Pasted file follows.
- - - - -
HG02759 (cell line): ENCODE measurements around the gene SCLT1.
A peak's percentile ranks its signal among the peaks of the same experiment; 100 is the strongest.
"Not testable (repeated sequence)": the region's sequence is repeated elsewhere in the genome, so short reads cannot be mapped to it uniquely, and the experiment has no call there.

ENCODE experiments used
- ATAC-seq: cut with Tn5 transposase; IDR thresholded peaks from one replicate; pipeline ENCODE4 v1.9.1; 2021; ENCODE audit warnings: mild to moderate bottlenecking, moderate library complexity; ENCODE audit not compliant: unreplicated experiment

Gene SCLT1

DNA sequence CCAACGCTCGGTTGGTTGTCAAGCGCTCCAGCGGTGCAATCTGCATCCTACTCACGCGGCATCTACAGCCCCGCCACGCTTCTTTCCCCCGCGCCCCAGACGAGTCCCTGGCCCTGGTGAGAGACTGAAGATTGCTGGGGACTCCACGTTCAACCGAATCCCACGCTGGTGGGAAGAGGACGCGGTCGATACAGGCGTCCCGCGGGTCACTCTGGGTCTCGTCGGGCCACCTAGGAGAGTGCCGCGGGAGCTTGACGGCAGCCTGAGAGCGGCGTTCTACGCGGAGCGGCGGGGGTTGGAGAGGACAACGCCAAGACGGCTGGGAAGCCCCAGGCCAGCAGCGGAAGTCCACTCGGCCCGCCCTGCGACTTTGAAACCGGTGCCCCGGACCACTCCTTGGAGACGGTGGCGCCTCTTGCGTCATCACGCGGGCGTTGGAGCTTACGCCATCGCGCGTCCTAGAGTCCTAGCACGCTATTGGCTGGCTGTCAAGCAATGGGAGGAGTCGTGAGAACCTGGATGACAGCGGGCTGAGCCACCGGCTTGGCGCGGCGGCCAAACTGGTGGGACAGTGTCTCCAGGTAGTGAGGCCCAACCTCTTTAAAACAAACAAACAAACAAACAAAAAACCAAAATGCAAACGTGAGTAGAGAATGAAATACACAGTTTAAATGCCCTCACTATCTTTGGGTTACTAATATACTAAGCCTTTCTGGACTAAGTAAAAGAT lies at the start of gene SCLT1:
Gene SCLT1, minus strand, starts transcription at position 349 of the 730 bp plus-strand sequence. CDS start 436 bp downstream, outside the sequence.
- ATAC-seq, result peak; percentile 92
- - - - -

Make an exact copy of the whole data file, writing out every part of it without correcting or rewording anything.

HG02759 (cell line): ENCODE measurements around the gene SCLT1.
A peak's percentile ranks its signal among the peaks of the same experiment; 100 is the strongest.
"Not testable (repeated sequence)": the region's sequence is repeated elsewhere in the genome, so short reads cannot be mapped to it uniquely, and the experiment has no call there.

ENCODE experiments used
- ATAC-seq: cut with Tn5 transposase; IDR thresholded peaks from one replicate; pipeline ENCODE4 v1.9.1; 2021; ENCODE audit warnings: mild to moderate bottlenecking, moderate library complexity; ENCODE audit not compliant: unreplicated experiment

Gene SCLT1

DNA sequence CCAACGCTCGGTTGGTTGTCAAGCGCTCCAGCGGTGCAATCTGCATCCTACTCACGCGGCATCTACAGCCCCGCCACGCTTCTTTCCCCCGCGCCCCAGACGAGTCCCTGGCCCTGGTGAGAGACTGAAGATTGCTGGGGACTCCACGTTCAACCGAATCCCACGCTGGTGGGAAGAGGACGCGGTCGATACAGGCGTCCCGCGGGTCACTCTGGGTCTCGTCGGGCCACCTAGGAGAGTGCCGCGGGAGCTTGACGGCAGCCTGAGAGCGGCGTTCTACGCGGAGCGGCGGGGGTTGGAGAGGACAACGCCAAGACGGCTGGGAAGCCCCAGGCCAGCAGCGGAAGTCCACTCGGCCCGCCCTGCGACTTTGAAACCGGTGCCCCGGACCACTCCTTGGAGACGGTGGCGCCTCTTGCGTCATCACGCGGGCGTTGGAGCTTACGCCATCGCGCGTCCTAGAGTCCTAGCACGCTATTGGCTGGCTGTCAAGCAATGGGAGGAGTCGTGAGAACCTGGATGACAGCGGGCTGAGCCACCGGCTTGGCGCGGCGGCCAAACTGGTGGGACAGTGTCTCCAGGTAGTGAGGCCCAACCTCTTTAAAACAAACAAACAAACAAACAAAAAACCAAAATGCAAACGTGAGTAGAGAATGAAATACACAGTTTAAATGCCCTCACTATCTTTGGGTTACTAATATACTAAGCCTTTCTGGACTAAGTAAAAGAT lies at the start of gene SCLT1:
Gene SCLT1, minus strand, starts transcription at position 349 of the 730 bp plus-strand sequence. CDS start 436 bp downstream, outside the sequence.
- ATAC-seq, result peak; percentile 92